June 8, 2005
Principles of Constitution Project's Bipartisan Blue-Ribbon Sentencing Initiative Released
Yesterday at the Heritage Foundation, members of the Constitution Project's Bipartisan Blue-Ribbon Sentencing Initiative, released principles that urge more focus being placed on proportional punishment. Doug Berman's Sentencing Blog Posts details here. The Preface to the Report states in part:
"The Constitution Project’s Sentencing Initiative was established in response to the U.S. Supreme Court’s June 2004 decision in Blakely v. Washington, in which the Court ruled that Washington State’s sentencing guidelines system violated the Sixth Amendment right to a jury trial by permitting judges to increase a sentence above a presumptive guideline range based on facts not determined by a jury beyond a reasonable doubt. The Court’s decision in Blakely called into question the constitutionality of the federal sentencing guidelines, and on January 14, 2005, the Court held in U.S. v. Booker and U.S. v. Fanfan that the federal guidelines must satisfy Blakely’s Sixth Amendment standards, and that therefore the guidelines must be advisory rather than mandatory.
"To respond to rising concerns about the future of American criminal sentencing, and in particular to concern about the direction of the federal sentencing system, the Constitution Project convened a bipartisan committee of current and former prosecutors, judges, defense attorneys, scholars, and other sentencing experts. The group’s co-chairs are Edwin Meese III, Attorney General under President Reagan, and Philip B. Heymann, Deputy Attorney General under President Clinton.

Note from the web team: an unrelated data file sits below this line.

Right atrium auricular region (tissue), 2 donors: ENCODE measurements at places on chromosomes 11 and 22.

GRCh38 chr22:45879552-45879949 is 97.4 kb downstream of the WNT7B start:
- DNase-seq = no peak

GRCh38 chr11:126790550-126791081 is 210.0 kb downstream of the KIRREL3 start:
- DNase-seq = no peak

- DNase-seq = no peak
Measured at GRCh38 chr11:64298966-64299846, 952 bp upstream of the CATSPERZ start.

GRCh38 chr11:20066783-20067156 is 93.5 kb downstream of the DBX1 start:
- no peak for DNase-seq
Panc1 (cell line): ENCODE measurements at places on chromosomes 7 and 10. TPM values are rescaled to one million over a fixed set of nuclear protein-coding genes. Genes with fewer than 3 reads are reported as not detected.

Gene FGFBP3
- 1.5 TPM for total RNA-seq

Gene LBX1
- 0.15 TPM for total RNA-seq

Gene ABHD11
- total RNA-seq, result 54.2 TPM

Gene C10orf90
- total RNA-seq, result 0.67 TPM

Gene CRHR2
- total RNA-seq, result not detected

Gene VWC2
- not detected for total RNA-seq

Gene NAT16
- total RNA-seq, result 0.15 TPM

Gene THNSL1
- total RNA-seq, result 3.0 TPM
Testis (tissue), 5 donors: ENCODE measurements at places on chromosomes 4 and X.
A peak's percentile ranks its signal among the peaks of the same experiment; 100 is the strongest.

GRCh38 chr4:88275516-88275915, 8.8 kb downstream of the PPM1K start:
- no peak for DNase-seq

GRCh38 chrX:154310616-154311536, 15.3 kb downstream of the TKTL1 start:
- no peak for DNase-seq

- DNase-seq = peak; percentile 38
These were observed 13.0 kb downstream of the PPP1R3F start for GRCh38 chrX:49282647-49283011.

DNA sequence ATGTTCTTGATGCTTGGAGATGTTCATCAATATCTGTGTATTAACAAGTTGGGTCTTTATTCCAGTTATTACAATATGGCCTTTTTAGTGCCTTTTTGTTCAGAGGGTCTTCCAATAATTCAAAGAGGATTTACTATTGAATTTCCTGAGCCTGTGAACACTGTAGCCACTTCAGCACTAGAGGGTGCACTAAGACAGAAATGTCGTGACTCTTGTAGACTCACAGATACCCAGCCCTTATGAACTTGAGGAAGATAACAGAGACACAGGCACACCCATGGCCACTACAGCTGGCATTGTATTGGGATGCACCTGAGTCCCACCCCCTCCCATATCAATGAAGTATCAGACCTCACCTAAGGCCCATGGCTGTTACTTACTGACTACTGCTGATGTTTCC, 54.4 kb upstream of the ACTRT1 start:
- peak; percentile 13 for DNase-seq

"The Committee’s primary objective was to seek consensus on some of the fundamental elements of a sentencing system that achieves both appropriate punishment and crime control. These "Principles for the Design and Reform of Sentencing Systems" are the first step in the Committee’s work. The Committee plans also to release a background report on these principles, to be followed by specific recommendations for a post-Booker federal sentencing scheme.
"These Principles reflect a broad consensus among Committee members with diverse perspectives and experiences. The Committee’s hope is that these Principles, and the forthcoming background report and recommendations, will inform the debates currently being held in Congress and around the country."
(esp) (with thanks to Pal Rosenzweig for providing us with this report)
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